Jointed Physics Prop
This tutorial demonstrates creating a simple jointed physics prop. A jointed physics prop is a model with two or more physics bodies that are connected by a joint (constraint). This can also be considered a simple form of a ragdoll.
- 1 Select the Jointed Physics Prop archetype
- 2 Create the render meshes
- 3 Reposition the top mesh
- 4 Create the physics shapes
- 5 Test the physics behavior
- 6 Add bones to the model
- 7 Attach the boxes to the bones
- 8 Re-test the physics behavior
- 9 Create a physics joint
- 10 Adjust the joint parameters
- 11 Add prop data
- 12 Test the model in game
Select the Jointed Physics Prop archetype
Create a new document and from the Document Outliner archetype drop-down, select Jointed Physics Prop
Create the render meshes
In this example we are going to create a simple two part hinged box, for this purpose we will need two separate boxes.
Click the Add node button and select the 'RenderPrimitiveBox' node type.
Name the new box 'Bottom' and select 'None' when prompted for a parent bone.
Using the Node Editor or the manipulator handles in the viewport, adjust the box dimensions to be 20 x 30 x 5.
Now we want to stack an identical box on top of this box. Instead of creating a new box, we can simply copy this box.
In the Document Outliner select the 'Bottom' mesh, right click on it and from the context menu select the Duplicate command.
Alternatively, with the 'Bottom' mesh selected, you can press Ctrl+C to copy it, and Ctrl+V to paste it.
Rename the new mesh to 'Top' by right clicking on it and selecting Rename from the context menu.
You will now have two identical boxes. However, it will be hard to tell there are two in the viewport since they are in the exact same location.
Reposition the top mesh
In order to make positioning the top mesh easier we will want to see the location of the bottom mesh while we are editing the top mesh. The default behavior is that selecting a mesh hides the rest of the model. In this case we would rather continue to see the whole model while the mesh is selected.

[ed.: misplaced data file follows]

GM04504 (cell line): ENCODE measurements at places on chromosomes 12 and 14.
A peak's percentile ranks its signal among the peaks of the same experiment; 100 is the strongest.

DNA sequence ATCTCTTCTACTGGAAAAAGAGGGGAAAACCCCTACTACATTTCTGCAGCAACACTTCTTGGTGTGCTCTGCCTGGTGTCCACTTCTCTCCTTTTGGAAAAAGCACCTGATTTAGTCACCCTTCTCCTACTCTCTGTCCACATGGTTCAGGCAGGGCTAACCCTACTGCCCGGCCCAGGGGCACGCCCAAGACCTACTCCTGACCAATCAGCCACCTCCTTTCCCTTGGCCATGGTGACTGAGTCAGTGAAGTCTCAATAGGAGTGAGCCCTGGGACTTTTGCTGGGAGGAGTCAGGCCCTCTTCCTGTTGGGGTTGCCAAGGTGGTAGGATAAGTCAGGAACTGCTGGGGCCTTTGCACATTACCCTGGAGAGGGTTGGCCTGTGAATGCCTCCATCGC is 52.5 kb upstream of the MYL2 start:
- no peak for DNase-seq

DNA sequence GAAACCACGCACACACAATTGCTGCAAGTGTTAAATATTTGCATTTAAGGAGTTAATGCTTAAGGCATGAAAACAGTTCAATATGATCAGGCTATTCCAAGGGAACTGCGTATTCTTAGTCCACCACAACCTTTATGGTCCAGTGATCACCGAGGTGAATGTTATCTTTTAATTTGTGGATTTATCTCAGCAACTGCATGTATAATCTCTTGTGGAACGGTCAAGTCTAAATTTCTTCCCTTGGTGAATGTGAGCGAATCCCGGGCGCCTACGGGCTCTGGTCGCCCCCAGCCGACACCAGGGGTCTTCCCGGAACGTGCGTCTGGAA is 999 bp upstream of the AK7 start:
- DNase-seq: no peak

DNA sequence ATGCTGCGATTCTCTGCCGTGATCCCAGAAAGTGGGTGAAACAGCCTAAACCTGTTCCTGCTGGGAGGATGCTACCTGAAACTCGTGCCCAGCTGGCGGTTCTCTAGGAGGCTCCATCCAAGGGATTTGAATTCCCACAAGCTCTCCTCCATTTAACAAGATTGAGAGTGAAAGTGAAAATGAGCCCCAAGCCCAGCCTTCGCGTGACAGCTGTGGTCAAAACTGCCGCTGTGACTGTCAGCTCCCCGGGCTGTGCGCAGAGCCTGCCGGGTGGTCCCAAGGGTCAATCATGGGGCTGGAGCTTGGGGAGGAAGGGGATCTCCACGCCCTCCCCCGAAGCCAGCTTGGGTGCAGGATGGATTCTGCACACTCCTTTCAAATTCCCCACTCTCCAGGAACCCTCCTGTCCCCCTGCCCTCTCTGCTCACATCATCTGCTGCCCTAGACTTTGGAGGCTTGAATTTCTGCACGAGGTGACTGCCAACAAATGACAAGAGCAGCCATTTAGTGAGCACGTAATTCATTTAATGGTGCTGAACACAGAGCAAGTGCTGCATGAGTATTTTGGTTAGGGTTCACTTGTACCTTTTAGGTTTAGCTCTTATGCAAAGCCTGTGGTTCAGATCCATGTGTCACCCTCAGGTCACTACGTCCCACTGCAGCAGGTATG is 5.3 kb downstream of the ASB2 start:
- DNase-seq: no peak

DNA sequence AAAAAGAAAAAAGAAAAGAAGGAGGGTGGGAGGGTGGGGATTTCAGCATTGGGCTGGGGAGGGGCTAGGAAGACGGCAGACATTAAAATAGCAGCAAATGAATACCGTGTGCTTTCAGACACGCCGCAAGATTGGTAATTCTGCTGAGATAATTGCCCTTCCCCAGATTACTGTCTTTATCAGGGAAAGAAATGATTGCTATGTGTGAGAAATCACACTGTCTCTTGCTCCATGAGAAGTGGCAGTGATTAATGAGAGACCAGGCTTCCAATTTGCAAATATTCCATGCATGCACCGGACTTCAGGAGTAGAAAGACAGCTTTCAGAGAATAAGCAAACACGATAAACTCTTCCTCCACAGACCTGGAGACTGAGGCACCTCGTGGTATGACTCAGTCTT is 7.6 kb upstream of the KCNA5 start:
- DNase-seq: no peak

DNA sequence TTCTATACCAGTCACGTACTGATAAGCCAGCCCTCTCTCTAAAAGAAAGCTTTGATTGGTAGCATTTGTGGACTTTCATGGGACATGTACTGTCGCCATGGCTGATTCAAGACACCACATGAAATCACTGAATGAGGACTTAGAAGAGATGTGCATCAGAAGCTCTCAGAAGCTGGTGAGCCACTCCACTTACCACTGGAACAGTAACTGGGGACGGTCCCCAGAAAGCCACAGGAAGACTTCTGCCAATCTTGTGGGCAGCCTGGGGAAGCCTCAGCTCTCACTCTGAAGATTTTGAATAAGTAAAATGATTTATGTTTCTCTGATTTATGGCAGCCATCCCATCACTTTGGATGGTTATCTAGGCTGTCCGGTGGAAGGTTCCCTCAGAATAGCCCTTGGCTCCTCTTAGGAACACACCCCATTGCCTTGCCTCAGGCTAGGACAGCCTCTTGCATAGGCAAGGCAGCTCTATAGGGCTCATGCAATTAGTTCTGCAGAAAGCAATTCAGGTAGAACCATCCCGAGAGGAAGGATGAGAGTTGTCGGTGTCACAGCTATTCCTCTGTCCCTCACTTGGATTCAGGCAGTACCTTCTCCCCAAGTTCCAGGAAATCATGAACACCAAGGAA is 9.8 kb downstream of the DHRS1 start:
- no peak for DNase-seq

First, click the 'Needs Compiling' button to compile your model.
If you have not yet saved your model, this will prompt you to choose a filename and save.
From the Viewport Tool Bar select the component display menu and select the Always option under Show Model.
With the 'Top' mesh selected, click on the translate tool.
Left click on the translation tool gizmo and drag it upwards to move the 'Top' box up.
Alternatively you can type in an exact value for the origin in the Node Editor
Click the Needs Compiling button again to update the model with the new position of the box.
Create the physics shapes
Click the Add node button and select the 'PhysicsShapeBox' node type.
When prompted for a bone, select none.
We want the physics box to match the bottom rendering box. While we could manually adjust it to the same position and size, it is easier to just copy the values.
Select the 'Bottom' render mesh in the Document Outliner, then from the Node Editor select both the Origin and Dimensions properties by holding Ctrl and Left Clicking on both.
Then Right Click and select Copy from the context menu.
Select the physics box in the Document Outliner, then from the Node Editor select its Origin and Dimensions using Ctrl + Left Click.
Then Right Click and select Paste from the context menu.
This box should now exactly match the size and position of the bottom render box.
Now add another physics box by Right Clicking on the PhysicsShapeList and selecting Add PhysicsShapeBox.
This time select the 'Top' render mesh and copy its Origin and Dimensions.
Select the second physics box and paste the Origin and Dimensions from the 'Top' render mesh on to it.
Test the physics behavior
Now that we have created the physics shapes, we can test the physics behavior
Click on the Toggle Physics Sim button in the Animation Controls.
Grab and drag the box in the 3D viewport by Left Clicking on the box and moving the mouse while holding the left button down.
Note that despite having being constructed from two separate boxes, it simulates as a single solid box. This is because there are no bones in the model and all physics shapes are assigned to a single physics body. To generate multiple physics bodies, the model must have bones.